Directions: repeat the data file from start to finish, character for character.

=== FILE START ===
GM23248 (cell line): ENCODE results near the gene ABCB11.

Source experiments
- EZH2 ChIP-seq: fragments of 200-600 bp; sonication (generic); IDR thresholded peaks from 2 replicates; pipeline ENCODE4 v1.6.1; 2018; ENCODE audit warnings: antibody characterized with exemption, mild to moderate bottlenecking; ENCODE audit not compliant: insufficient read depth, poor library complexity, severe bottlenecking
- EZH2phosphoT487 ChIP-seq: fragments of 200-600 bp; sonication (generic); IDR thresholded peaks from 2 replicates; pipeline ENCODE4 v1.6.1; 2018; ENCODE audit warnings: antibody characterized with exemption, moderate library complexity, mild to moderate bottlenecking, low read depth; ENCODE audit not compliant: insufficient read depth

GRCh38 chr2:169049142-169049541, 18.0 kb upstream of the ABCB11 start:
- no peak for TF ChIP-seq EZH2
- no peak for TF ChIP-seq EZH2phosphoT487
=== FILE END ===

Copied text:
GM23248 (cell line): ENCODE results near the gene ABCB11.

Source experiments
- EZH2 ChIP-seq: fragments of 200-600 bp; sonication (generic); IDR thresholded peaks from 2 replicates; pipeline ENCODE4 v1.6.1; 2018; ENCODE audit warnings: antibody characterized with exemption, mild to moderate bottlenecking; ENCODE audit not compliant: insufficient read depth, poor library complexity, severe bottlenecking
- EZH2phosphoT487 ChIP-seq: fragments of 200-600 bp; sonication (generic); IDR thresholded peaks from 2 replicates; pipeline ENCODE4 v1.6.1; 2018; ENCODE audit warnings: antibody characterized with exemption, moderate library complexity, mild to moderate bottlenecking, low read depth; ENCODE audit not compliant: insufficient read depth

GRCh38 chr2:169049142-169049541, 18.0 kb upstream of the ABCB11 start:
- no peak for TF ChIP-seq EZH2
- no peak for TF ChIP-seq EZH2phosphoT487